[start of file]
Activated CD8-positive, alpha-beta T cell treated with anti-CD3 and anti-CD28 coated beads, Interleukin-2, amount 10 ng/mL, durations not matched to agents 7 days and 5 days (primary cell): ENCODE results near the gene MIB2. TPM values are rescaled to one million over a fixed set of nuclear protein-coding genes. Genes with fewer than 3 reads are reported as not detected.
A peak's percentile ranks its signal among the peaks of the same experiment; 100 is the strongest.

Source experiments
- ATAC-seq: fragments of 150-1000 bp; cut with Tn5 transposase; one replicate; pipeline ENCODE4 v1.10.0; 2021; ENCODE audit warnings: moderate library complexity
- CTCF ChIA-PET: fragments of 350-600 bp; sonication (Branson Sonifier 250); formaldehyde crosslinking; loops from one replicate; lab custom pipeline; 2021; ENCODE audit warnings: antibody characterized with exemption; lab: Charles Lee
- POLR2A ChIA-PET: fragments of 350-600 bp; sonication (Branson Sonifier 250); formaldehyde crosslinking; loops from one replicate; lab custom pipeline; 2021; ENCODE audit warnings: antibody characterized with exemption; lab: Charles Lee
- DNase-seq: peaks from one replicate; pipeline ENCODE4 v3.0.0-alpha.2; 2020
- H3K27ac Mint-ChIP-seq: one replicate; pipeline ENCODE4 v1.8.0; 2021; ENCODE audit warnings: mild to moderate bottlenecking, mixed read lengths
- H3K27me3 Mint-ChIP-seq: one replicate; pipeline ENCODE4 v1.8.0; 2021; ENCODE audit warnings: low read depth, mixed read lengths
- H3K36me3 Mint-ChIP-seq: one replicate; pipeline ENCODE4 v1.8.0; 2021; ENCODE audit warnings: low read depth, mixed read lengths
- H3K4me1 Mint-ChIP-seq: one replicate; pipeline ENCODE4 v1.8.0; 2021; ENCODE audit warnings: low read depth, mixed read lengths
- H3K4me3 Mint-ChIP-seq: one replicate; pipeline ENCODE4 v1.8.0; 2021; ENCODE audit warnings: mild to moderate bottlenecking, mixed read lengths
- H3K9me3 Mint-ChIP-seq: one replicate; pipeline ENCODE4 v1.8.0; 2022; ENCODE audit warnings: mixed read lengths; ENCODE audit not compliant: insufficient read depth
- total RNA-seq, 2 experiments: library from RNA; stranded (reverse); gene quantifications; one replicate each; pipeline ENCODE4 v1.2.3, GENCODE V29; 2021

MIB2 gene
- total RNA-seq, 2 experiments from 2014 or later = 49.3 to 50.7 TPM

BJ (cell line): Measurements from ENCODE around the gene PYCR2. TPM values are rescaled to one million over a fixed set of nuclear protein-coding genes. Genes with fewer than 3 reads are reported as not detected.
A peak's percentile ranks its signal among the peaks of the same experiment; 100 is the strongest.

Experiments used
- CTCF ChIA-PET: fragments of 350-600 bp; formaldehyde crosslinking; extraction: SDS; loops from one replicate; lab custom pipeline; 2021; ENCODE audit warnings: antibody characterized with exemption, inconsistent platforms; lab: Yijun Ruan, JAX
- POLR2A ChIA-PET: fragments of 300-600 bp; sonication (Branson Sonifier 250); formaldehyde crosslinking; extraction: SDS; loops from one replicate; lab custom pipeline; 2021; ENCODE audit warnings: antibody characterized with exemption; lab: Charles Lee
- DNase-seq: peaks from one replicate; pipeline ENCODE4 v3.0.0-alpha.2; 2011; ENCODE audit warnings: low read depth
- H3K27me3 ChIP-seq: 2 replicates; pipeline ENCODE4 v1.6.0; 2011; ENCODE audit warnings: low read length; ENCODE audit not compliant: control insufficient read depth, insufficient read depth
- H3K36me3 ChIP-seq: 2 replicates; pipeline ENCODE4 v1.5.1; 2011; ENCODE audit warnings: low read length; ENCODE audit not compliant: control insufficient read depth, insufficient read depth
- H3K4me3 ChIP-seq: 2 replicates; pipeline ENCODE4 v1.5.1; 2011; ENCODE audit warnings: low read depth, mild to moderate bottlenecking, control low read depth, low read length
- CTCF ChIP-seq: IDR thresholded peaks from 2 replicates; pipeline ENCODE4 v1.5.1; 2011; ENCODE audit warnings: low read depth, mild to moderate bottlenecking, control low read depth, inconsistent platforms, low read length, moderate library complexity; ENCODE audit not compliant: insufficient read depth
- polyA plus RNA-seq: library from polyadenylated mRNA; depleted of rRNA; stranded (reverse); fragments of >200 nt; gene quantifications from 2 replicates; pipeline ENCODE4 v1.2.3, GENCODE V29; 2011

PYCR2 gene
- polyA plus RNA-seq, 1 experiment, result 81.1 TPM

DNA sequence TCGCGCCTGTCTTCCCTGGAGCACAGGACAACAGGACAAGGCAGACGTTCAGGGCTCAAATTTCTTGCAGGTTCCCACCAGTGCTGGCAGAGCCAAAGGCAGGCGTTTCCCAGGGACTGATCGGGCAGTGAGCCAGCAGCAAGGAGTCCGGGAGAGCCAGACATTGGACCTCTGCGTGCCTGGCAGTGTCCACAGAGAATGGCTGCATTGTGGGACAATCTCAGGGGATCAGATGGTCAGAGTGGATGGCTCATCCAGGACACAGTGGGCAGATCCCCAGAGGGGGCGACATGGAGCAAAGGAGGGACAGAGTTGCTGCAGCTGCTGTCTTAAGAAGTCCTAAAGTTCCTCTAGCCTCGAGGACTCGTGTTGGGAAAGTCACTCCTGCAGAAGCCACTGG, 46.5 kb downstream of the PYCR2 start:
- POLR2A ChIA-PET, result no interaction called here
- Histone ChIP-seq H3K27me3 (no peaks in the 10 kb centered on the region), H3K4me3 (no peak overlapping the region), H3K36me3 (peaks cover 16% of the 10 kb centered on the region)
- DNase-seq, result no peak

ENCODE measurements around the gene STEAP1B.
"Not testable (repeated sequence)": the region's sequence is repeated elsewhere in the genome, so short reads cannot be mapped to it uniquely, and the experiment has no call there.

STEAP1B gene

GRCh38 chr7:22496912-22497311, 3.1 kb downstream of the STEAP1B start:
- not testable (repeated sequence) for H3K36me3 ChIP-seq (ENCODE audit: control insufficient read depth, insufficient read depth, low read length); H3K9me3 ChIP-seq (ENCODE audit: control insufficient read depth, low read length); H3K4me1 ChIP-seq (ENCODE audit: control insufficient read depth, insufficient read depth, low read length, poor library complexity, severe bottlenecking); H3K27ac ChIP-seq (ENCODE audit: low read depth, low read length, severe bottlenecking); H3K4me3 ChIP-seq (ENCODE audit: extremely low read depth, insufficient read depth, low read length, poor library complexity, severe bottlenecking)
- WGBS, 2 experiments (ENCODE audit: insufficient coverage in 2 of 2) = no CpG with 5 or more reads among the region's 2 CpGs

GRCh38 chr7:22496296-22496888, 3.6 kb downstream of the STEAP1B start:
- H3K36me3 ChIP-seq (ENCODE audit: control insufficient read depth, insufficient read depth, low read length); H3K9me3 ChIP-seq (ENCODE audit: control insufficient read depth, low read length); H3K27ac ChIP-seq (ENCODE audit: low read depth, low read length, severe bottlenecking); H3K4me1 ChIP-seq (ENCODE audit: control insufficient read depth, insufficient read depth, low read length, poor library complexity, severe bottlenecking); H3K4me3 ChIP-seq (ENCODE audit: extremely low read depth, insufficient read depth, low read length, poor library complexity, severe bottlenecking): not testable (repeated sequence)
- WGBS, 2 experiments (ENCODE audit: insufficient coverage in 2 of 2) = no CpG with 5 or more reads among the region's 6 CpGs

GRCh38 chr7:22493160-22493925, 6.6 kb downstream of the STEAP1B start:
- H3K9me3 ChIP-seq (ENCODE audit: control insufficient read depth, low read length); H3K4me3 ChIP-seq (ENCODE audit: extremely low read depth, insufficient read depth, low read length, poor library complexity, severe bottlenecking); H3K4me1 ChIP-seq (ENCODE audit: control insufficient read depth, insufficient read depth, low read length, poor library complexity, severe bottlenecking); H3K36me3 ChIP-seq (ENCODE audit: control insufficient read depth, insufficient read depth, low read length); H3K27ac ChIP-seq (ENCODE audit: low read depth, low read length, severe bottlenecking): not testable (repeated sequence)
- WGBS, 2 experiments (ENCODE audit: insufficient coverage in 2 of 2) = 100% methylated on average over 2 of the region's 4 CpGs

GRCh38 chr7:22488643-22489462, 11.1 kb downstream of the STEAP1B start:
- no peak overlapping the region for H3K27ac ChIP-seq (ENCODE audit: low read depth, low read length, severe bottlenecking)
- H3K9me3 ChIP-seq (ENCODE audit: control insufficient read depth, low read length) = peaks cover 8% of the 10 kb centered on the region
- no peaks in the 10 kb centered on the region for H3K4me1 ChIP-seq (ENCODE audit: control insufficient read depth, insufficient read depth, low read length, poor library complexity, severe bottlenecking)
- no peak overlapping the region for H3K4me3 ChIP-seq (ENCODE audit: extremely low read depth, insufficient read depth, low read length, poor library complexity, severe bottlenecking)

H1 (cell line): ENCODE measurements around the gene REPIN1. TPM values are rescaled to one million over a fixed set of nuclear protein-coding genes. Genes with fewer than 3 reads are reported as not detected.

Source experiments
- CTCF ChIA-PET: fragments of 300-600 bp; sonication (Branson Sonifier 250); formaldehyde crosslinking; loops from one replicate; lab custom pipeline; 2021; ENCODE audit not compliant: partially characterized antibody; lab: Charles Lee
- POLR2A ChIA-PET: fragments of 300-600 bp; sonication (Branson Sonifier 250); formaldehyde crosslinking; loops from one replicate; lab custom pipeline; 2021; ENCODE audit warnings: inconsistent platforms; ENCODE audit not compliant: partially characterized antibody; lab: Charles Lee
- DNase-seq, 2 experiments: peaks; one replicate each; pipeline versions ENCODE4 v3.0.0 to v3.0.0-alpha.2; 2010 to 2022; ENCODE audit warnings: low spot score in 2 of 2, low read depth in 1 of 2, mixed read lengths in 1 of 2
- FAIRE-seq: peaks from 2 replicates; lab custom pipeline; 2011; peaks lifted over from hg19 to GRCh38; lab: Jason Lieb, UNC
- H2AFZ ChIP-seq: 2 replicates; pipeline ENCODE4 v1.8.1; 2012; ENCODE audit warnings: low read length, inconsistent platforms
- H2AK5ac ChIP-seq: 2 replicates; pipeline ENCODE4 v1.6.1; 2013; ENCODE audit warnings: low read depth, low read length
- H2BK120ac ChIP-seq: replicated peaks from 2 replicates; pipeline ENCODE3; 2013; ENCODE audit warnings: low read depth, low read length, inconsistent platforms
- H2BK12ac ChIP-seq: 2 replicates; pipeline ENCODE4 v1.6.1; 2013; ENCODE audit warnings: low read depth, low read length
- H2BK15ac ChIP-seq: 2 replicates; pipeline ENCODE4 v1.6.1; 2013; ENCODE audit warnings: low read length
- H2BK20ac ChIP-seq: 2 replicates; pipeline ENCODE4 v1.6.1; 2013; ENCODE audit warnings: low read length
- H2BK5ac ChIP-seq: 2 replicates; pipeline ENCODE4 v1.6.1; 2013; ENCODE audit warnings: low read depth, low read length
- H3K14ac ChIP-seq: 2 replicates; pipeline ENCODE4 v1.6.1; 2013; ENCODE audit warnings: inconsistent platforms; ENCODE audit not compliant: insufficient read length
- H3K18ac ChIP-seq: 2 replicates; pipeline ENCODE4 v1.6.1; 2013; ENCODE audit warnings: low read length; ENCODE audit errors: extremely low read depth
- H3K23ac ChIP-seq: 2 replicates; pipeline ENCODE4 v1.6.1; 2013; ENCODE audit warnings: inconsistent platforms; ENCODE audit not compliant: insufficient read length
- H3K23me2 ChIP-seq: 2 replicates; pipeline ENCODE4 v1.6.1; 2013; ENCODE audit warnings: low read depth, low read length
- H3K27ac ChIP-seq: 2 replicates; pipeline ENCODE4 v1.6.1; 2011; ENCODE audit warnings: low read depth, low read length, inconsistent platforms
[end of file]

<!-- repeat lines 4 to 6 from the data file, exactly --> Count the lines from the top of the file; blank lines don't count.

- ATAC-seq: fragments of 150-1000 bp; cut with Tn5 transposase; one replicate; pipeline ENCODE4 v1.10.0; 2021; ENCODE audit warnings: moderate library complexity
- CTCF ChIA-PET: fragments of 350-600 bp; sonication (Branson Sonifier 250); formaldehyde crosslinking; loops from one replicate; lab custom pipeline; 2021; ENCODE audit warnings: antibody characterized with exemption; lab: Charles Lee
- POLR2A ChIA-PET: fragments of 350-600 bp; sonication (Branson Sonifier 250); formaldehyde crosslinking; loops from one replicate; lab custom pipeline; 2021; ENCODE audit warnings: antibody characterized with exemption; lab: Charles Lee